Effective on March 23, 2010, “Break Time for Nursing Mothers” law requires employers to provide break time and a place for hourly paid workers to express breast milk at work. If you are a nursing mother who works, there are several things you might want to know about this federal law.

Who is covered by the law?
The law applies to nonexempt employees covered by the Fair Labor Standards Act (FLSA).

Are the breaks paid?
The law does not require pumping breaks to be paid. However, if your employer already offers paid breaks and you use those breaks to pump your milk, your time should be paid.

Rabbi Andrea Berlin for #DoubleBooked: Internal Conflict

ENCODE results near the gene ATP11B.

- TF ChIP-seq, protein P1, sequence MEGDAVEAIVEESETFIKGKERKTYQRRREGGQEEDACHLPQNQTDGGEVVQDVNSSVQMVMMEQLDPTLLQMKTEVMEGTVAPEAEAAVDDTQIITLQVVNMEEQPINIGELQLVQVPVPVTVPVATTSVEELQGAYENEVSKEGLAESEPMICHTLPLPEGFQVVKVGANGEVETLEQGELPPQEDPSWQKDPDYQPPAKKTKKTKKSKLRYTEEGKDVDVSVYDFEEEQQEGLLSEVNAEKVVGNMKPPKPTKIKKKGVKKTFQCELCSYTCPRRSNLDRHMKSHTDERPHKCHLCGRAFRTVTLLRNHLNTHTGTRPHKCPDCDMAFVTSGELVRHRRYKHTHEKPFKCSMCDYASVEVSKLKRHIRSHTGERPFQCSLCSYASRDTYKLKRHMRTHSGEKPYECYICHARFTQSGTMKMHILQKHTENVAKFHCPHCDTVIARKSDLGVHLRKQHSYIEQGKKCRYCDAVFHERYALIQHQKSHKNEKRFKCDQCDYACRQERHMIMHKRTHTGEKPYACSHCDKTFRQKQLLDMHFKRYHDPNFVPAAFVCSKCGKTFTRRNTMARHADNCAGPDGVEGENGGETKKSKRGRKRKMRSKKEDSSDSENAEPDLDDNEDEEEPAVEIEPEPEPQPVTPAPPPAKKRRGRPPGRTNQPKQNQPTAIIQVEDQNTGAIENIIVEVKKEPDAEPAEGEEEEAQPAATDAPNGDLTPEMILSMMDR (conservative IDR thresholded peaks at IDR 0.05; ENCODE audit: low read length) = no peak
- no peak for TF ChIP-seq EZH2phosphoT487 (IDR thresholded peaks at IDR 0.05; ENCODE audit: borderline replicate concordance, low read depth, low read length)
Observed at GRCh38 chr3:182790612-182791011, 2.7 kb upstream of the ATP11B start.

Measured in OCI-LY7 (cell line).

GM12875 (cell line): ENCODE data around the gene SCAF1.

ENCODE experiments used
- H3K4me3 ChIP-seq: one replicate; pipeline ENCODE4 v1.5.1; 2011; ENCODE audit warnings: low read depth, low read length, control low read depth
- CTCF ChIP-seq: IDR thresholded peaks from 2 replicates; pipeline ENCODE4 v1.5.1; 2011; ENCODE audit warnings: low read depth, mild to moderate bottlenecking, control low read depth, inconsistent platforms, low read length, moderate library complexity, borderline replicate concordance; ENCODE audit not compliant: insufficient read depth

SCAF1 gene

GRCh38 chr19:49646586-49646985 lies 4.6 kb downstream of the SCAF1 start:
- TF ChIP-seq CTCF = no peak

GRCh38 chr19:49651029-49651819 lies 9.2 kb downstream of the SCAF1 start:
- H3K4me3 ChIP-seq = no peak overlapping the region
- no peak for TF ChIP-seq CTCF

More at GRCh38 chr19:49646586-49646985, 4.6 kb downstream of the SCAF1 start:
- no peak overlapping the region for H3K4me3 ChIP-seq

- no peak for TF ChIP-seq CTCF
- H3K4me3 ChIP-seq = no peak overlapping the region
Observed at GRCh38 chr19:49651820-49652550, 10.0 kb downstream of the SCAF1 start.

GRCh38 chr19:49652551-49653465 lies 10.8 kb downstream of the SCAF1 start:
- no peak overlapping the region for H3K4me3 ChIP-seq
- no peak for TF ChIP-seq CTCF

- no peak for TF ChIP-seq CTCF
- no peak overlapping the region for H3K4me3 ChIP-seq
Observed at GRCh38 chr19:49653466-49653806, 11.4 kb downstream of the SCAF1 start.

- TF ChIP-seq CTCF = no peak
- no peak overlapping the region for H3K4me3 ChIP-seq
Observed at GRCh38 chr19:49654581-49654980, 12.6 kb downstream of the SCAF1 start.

This blog originally appeared on February 24, 2014 as part of the Religious Action Center’s blog series “Double Booked: A Conversation about Working Families in the 21st Century.” Double Booked deals with the many issues that affect working families, and features everything from personal stories to policy analysis. Visit the Double Booked portal to read more posts and subscribe for updates, or join the conversation on Twitter and Facebook with the hashtag #doublebooked. 

By Rabbi Andrea Berlin

As our nation prepares for a conversation about working families, I am struck by my own good fortune.  So many families with hard working adults struggle to manage safe and healthy childcare, financial solvency, adequate health coverage, meaningful work, respect at their job sites, and quality time with each other.  How fortunate my own family is!

Thanks to NYC Pregnant Workers Fairness Act, Pregnant Woman is Back at Work